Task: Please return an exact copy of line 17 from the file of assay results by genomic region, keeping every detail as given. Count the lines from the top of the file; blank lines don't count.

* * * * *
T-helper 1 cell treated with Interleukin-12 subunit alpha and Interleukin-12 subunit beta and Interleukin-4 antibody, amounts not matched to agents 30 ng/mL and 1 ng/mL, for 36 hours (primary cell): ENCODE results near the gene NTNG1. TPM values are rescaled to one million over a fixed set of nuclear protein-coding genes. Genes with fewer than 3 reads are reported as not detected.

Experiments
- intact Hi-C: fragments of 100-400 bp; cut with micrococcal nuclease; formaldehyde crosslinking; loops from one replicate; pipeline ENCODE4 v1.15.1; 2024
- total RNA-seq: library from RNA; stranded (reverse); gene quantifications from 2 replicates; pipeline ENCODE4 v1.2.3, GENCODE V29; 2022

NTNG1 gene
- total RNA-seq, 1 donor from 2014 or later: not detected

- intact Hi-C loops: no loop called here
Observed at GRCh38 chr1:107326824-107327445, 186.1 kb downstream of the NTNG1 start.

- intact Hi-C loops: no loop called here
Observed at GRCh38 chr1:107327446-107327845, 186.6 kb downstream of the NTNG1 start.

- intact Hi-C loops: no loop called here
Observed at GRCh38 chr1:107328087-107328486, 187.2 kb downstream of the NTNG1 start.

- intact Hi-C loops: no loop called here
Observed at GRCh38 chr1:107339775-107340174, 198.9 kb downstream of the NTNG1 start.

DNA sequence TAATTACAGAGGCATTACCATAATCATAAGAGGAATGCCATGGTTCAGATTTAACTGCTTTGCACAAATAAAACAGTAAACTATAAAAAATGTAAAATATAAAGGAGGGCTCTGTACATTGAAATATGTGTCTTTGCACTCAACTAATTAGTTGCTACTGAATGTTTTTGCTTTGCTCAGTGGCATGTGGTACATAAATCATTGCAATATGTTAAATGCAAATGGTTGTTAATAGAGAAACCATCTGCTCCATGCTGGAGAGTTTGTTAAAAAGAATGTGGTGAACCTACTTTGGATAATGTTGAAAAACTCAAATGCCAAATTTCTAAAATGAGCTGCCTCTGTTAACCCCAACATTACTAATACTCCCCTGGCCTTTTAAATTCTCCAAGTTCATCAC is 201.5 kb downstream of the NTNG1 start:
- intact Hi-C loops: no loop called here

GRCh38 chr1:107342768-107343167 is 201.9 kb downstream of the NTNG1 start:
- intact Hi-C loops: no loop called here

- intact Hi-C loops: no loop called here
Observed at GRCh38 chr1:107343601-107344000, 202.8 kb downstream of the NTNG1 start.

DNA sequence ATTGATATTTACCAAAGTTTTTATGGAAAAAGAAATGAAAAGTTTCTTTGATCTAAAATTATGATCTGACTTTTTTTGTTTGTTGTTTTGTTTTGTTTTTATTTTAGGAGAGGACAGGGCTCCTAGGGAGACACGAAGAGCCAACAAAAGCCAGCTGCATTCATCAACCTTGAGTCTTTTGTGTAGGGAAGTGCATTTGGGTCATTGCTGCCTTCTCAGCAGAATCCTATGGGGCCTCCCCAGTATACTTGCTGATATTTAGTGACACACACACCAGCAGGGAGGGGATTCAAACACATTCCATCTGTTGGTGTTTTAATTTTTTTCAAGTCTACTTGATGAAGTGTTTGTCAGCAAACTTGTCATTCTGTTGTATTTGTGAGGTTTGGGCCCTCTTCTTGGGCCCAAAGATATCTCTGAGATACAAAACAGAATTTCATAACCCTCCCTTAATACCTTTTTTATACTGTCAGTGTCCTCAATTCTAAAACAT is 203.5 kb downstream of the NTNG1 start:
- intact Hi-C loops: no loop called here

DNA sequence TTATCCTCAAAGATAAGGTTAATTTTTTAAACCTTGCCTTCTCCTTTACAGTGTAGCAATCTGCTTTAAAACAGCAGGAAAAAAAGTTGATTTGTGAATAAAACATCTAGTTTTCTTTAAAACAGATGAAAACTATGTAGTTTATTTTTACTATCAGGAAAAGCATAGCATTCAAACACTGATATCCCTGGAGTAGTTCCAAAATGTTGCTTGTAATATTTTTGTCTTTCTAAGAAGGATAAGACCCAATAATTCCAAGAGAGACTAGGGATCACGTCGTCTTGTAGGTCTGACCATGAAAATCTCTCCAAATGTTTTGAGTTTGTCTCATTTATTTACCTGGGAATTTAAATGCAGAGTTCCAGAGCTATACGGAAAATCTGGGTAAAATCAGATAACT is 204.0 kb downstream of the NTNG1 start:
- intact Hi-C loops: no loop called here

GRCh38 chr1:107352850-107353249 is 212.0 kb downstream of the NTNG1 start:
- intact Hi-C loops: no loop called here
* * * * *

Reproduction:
GRCh38 chr1:107342768-107343167 is 201.9 kb downstream of the NTNG1 start: